Steel Frame Completed At Northern Inyo Hospital

With the final piece of steel added to the frame, the new Northern Inyo Hospital building is starting to take shape.

Its been about a month since the first piece of the steel framing was attached to the extensive underground foundation. In this relatively short period of time the internal skeleton that will be the hospital has risen from the ground.

On Thursday, construction crews, hospital staff, and officials gathered to celebrate the installation of the last piece of steel. People lined up to sign their names on the beam. Ironworkers Wild Bill and Fernando Cruz signed on, as did Hospital Board President Pete Watercott. Doctors and administrators also left their mark. Others wrote messages such as God bless the ironworker, and ironworkers local.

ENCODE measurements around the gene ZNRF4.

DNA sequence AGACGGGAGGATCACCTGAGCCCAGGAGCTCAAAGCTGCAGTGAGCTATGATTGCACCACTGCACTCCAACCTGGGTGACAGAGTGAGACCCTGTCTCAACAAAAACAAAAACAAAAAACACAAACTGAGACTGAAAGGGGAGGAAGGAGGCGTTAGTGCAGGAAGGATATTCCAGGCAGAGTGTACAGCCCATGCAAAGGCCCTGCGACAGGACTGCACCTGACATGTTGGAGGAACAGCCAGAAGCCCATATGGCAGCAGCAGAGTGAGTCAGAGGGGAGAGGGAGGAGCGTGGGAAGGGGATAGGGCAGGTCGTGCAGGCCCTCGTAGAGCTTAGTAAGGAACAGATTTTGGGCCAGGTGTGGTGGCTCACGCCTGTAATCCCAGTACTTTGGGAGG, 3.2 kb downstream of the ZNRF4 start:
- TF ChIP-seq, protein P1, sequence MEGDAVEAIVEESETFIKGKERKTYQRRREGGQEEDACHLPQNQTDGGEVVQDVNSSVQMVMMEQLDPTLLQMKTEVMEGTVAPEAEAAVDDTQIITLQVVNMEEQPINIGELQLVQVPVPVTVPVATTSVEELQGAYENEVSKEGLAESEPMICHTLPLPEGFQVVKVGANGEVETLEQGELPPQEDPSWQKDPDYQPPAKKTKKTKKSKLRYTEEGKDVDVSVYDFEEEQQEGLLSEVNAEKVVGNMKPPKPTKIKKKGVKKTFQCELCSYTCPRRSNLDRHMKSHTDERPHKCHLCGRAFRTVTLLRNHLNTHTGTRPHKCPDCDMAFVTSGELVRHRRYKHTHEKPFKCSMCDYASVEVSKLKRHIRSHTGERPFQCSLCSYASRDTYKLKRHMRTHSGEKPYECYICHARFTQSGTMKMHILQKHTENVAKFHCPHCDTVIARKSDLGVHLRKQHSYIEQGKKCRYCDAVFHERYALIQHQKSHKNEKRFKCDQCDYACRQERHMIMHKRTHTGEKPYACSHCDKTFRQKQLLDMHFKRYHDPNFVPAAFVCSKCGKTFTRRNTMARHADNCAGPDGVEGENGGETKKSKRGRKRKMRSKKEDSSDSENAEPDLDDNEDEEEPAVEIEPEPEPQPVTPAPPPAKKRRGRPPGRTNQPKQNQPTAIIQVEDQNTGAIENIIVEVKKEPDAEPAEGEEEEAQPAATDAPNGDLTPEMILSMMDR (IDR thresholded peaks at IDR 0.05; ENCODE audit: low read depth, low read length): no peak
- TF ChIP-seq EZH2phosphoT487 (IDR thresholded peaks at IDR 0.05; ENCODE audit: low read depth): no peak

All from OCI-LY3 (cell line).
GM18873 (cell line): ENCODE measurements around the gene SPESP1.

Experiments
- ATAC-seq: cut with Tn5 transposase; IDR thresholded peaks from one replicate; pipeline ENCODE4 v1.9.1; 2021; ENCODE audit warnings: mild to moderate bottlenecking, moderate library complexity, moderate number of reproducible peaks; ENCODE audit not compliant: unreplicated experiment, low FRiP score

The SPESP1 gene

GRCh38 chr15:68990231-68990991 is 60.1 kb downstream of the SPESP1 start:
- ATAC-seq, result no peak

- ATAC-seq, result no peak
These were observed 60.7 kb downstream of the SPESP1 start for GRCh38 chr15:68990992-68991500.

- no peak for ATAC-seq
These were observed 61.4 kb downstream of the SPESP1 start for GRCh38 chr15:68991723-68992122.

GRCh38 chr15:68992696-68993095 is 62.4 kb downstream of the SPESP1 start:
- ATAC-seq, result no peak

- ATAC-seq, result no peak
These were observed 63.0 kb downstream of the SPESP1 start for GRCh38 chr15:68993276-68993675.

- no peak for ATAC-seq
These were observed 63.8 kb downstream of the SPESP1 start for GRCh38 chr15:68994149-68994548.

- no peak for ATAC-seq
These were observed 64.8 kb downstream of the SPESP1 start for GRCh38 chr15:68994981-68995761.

Attached to the final beam was an American flag and Christmas tree. John Hawes, the project superintendent for Turner Construction explained that the Christmas tree is a tradition that goes back hundreds of years, and brings good luck to the building. The tree also signifies that the building was built successfully with no injuries and no deaths.

Without much further ado, the foreman, Trae, gave the crane operator the signal to lift the final piece of steel that will support the roof. Two crew members spun the beam into place and inserted the bolts. Once the nuts were tightened down, the two men met in the middle of the beam to shake hands thirty feet off the ground.

Once completed, the $60 million project will be the tallest building in Bishop at just under 40 feet in height. If all goes according to plan, the new hospital is set to be finished in the fall of 2011.

 
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